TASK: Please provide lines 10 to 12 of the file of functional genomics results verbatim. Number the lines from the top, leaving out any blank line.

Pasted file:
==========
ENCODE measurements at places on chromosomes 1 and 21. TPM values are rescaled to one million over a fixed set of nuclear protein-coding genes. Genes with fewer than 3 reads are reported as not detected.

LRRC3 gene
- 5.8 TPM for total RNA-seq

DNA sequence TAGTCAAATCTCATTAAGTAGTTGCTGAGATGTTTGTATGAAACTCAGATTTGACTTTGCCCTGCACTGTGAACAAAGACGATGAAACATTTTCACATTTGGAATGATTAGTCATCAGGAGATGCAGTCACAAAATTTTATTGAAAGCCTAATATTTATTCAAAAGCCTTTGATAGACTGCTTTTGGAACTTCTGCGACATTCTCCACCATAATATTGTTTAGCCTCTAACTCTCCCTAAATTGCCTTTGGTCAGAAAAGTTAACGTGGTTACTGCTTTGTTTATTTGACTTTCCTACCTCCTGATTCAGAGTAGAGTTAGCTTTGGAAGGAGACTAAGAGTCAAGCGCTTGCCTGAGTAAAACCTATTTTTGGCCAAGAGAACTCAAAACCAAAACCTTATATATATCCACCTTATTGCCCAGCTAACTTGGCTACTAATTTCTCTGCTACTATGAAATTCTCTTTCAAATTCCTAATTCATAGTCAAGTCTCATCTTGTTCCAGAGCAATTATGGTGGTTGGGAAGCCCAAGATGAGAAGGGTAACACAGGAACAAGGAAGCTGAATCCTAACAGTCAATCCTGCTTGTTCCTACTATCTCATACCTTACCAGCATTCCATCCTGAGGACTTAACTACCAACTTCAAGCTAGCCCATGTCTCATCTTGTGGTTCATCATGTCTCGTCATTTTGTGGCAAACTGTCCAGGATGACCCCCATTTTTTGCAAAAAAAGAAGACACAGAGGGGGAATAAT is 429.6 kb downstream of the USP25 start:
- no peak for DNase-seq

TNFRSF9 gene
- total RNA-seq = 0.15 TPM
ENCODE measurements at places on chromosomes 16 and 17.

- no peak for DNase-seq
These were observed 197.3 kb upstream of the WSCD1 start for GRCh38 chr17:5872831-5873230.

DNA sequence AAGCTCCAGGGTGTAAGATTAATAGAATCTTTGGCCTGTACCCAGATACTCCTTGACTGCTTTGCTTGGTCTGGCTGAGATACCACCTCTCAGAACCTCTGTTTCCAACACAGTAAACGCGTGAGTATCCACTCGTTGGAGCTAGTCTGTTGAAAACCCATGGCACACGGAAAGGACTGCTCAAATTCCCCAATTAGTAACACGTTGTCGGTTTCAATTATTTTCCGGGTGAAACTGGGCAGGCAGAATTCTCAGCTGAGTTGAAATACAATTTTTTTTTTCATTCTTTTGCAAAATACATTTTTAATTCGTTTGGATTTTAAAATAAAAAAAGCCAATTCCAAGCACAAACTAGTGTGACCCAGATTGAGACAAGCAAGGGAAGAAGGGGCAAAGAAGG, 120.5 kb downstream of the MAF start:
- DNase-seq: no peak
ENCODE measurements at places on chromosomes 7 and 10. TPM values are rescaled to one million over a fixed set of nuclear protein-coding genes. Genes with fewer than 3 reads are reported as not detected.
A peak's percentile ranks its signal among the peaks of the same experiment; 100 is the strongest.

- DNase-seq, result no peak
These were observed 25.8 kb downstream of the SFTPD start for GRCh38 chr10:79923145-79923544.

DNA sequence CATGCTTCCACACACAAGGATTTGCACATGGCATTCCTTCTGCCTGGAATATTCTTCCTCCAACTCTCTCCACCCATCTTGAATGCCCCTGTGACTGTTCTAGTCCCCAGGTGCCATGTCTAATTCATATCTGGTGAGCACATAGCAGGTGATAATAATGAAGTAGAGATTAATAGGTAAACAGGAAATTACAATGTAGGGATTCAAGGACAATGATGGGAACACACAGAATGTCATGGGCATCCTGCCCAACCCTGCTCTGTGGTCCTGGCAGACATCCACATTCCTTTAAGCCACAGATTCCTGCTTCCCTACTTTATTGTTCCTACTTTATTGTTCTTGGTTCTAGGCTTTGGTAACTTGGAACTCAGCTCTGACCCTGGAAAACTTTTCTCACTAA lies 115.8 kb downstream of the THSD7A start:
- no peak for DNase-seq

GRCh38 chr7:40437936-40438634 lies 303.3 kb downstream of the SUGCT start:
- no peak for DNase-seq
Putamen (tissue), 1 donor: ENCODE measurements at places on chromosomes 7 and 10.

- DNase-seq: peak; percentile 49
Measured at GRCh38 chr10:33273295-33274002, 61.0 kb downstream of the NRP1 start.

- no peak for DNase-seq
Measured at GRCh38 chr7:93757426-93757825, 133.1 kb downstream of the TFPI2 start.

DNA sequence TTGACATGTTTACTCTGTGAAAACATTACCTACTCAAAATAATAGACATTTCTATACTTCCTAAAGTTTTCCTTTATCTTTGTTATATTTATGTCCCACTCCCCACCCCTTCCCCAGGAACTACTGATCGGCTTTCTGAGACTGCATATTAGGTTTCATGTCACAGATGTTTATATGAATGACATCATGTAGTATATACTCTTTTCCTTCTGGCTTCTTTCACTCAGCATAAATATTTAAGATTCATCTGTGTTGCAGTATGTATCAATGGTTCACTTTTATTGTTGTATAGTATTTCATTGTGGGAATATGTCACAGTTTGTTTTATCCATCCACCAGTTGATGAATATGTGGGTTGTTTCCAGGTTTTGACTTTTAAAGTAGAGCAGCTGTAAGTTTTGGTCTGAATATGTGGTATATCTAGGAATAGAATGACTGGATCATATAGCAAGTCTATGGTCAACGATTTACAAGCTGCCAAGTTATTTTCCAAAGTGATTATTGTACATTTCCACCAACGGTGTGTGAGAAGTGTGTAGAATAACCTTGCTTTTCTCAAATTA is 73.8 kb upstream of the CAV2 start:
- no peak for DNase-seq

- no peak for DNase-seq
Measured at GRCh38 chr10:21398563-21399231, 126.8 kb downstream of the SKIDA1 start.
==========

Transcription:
These were observed 197.3 kb upstream of the WSCD1 start for GRCh38 chr17:5872831-5873230.

DNA sequence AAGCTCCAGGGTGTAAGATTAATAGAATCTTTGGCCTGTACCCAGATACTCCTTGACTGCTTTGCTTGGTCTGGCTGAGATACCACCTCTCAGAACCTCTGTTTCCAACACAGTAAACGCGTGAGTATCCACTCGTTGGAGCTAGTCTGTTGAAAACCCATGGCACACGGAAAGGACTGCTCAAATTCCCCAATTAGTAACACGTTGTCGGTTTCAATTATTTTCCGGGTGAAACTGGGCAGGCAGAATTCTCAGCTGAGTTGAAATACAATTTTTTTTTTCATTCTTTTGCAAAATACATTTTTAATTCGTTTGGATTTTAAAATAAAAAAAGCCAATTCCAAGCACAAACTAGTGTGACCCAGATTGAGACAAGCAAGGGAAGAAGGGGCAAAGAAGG, 120.5 kb downstream of the MAF start:
- DNase-seq: no peak